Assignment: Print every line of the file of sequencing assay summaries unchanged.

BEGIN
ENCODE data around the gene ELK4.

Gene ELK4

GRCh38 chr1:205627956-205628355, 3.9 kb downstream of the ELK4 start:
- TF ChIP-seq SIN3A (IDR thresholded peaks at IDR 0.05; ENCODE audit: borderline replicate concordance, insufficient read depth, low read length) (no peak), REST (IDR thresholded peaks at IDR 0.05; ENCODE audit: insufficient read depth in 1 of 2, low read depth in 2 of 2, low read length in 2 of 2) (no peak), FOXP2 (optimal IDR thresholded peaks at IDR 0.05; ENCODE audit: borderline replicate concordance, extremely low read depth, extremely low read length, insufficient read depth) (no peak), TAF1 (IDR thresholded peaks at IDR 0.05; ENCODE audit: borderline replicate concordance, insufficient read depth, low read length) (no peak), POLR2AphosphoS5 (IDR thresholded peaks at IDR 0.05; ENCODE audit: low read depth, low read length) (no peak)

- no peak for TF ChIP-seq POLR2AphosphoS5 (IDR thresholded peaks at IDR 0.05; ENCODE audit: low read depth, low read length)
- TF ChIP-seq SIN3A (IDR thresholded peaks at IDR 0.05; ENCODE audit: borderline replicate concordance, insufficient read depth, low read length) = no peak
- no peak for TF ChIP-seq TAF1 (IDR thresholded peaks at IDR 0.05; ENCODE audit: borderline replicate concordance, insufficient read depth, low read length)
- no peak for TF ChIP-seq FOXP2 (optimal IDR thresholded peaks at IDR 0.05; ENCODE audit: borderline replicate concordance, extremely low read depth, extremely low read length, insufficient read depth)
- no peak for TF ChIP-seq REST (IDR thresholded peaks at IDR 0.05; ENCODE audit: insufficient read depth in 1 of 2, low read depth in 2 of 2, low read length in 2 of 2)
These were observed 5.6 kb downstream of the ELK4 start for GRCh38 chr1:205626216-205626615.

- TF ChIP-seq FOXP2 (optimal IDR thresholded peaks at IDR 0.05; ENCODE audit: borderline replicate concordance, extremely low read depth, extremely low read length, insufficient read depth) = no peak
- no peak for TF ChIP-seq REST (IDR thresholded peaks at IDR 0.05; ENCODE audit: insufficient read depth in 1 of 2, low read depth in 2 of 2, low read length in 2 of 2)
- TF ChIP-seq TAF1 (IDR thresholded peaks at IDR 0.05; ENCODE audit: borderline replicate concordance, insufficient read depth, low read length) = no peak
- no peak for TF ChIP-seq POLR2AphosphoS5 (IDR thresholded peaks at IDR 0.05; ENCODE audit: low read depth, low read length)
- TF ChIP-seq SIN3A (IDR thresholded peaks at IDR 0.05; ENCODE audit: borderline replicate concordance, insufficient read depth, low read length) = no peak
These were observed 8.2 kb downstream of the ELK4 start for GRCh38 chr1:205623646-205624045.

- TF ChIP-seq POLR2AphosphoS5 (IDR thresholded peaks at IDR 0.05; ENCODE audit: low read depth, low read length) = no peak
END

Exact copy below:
ENCODE data around the gene ELK4.

Gene ELK4

GRCh38 chr1:205627956-205628355, 3.9 kb downstream of the ELK4 start:
- TF ChIP-seq SIN3A (IDR thresholded peaks at IDR 0.05; ENCODE audit: borderline replicate concordance, insufficient read depth, low read length) (no peak), REST (IDR thresholded peaks at IDR 0.05; ENCODE audit: insufficient read depth in 1 of 2, low read depth in 2 of 2, low read length in 2 of 2) (no peak), FOXP2 (optimal IDR thresholded peaks at IDR 0.05; ENCODE audit: borderline replicate concordance, extremely low read depth, extremely low read length, insufficient read depth) (no peak), TAF1 (IDR thresholded peaks at IDR 0.05; ENCODE audit: borderline replicate concordance, insufficient read depth, low read length) (no peak), POLR2AphosphoS5 (IDR thresholded peaks at IDR 0.05; ENCODE audit: low read depth, low read length) (no peak)

- no peak for TF ChIP-seq POLR2AphosphoS5 (IDR thresholded peaks at IDR 0.05; ENCODE audit: low read depth, low read length)
- TF ChIP-seq SIN3A (IDR thresholded peaks at IDR 0.05; ENCODE audit: borderline replicate concordance, insufficient read depth, low read length) = no peak
- no peak for TF ChIP-seq TAF1 (IDR thresholded peaks at IDR 0.05; ENCODE audit: borderline replicate concordance, insufficient read depth, low read length)
- no peak for TF ChIP-seq FOXP2 (optimal IDR thresholded peaks at IDR 0.05; ENCODE audit: borderline replicate concordance, extremely low read depth, extremely low read length, insufficient read depth)
- no peak for TF ChIP-seq REST (IDR thresholded peaks at IDR 0.05; ENCODE audit: insufficient read depth in 1 of 2, low read depth in 2 of 2, low read length in 2 of 2)
These were observed 5.6 kb downstream of the ELK4 start for GRCh38 chr1:205626216-205626615.

- TF ChIP-seq FOXP2 (optimal IDR thresholded peaks at IDR 0.05; ENCODE audit: borderline replicate concordance, extremely low read depth, extremely low read length, insufficient read depth) = no peak
- no peak for TF ChIP-seq REST (IDR thresholded peaks at IDR 0.05; ENCODE audit: insufficient read depth in 1 of 2, low read depth in 2 of 2, low read length in 2 of 2)
- TF ChIP-seq TAF1 (IDR thresholded peaks at IDR 0.05; ENCODE audit: borderline replicate concordance, insufficient read depth, low read length) = no peak
- no peak for TF ChIP-seq POLR2AphosphoS5 (IDR thresholded peaks at IDR 0.05; ENCODE audit: low read depth, low read length)
- TF ChIP-seq SIN3A (IDR thresholded peaks at IDR 0.05; ENCODE audit: borderline replicate concordance, insufficient read depth, low read length) = no peak
These were observed 8.2 kb downstream of the ELK4 start for GRCh38 chr1:205623646-205624045.

- TF ChIP-seq POLR2AphosphoS5 (IDR thresholded peaks at IDR 0.05; ENCODE audit: low read depth, low read length) = no peak